Friday, December 05, 2008

Randomness and Narrative

I am busy reading `The Black Swan' by Nassim Taleb. My introduction to reading on the London tubes, and the sequel to 'Fooled by Randomness'.

One issue that has been raised is the natural human attempt to give everything an explanation. Sometimes the same event is used as the reason for two completely different outcomes. For example, when Saddam Hussein was captured, two headlines on Bloomberg at different times of the day read:

1) Bond Markets Fall: Fear that Hussein's capture will not curb terrorism
2) Bond Markets Rally: Hussein's capture causes demand for risky assets

Trying to explain noise with a narrative makes us feel easier, but isn't really that helpful. In that case it is more obvious.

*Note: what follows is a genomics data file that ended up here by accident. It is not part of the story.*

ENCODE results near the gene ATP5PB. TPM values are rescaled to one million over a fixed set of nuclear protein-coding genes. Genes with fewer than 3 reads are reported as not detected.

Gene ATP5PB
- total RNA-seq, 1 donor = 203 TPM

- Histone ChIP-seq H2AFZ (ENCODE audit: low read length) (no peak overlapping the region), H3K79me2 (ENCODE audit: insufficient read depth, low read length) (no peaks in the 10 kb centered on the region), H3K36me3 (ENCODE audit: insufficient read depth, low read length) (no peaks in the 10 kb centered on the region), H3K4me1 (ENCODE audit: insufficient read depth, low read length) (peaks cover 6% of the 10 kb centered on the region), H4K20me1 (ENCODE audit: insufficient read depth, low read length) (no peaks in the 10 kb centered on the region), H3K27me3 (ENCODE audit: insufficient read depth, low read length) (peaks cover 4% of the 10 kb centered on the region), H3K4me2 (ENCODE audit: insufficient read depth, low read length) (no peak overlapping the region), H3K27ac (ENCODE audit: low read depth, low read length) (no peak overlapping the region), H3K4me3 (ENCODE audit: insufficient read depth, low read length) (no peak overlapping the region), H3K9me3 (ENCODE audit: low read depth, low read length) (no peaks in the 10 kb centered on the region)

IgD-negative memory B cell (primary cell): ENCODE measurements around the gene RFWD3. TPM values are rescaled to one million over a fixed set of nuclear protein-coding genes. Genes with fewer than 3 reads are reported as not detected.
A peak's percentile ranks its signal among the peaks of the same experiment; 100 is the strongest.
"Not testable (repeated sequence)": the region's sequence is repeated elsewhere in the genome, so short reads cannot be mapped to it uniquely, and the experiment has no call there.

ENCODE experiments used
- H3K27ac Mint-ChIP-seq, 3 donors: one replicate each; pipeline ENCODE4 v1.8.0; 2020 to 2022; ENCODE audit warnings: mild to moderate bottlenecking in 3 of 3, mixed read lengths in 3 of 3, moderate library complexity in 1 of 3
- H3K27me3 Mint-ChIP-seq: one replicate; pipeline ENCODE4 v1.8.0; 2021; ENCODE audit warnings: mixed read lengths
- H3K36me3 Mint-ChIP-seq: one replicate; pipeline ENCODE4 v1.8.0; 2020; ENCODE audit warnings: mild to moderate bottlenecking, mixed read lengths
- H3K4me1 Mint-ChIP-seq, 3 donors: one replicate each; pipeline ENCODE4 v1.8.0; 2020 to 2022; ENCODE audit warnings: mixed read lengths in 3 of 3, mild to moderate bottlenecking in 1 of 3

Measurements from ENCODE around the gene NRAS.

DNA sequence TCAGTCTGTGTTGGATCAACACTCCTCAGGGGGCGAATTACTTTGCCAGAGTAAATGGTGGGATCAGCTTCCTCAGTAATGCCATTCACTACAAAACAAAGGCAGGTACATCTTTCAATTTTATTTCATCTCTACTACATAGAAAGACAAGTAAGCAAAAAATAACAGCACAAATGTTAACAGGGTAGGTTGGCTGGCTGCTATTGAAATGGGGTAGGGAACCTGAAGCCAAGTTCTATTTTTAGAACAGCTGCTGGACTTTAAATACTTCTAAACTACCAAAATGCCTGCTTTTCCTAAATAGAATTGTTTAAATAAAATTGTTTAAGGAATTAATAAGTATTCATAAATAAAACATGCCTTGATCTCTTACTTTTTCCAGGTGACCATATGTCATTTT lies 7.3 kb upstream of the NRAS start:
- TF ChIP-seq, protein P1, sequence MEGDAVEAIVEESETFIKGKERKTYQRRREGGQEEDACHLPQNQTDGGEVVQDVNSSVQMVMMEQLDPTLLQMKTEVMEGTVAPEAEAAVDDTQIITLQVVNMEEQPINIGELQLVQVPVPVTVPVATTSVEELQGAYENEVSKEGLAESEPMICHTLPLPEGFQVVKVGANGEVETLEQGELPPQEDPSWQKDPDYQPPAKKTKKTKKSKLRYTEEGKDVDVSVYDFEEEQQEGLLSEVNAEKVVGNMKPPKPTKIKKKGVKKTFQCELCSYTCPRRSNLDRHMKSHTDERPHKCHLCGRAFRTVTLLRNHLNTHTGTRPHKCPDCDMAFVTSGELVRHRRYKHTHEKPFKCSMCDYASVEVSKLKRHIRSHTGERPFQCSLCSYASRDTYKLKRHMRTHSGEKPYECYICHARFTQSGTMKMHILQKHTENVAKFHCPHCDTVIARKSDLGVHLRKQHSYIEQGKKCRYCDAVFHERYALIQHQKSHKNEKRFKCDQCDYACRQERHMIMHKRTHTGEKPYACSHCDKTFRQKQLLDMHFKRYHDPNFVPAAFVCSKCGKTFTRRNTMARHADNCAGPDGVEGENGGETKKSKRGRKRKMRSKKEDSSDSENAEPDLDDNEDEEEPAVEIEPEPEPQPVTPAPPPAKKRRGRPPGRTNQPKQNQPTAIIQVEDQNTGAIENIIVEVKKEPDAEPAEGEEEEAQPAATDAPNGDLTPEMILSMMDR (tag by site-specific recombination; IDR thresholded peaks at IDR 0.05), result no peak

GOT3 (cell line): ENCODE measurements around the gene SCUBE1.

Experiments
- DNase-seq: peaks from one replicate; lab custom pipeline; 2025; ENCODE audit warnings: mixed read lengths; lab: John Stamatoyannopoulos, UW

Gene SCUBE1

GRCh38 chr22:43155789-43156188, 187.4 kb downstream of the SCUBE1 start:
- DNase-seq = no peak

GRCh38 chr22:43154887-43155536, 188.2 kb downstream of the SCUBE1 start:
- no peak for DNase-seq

But what about the bigger events, should we still avoid (false) explanations? Maybe things just happen?

So when someone cheats on someone, is it because of something? Or maybe they just did it. When someone loses their job, is it because they did something wrong, or the company need to cut jobs and they were unlucky? When someone doesn't want to be with someone else, is it as simple as... they chose someone else, no deeper reason. When someone dies, it isn't because you are being punished for something, people just die.

Narrative does help us understand. It does make us feel better. It helps us remember. It helps us forget. And maybe a lot of the time it just covers things up, so you don't have to think about it anymore.

The danger is making up false narratives, and giving them more weight than they deserve.
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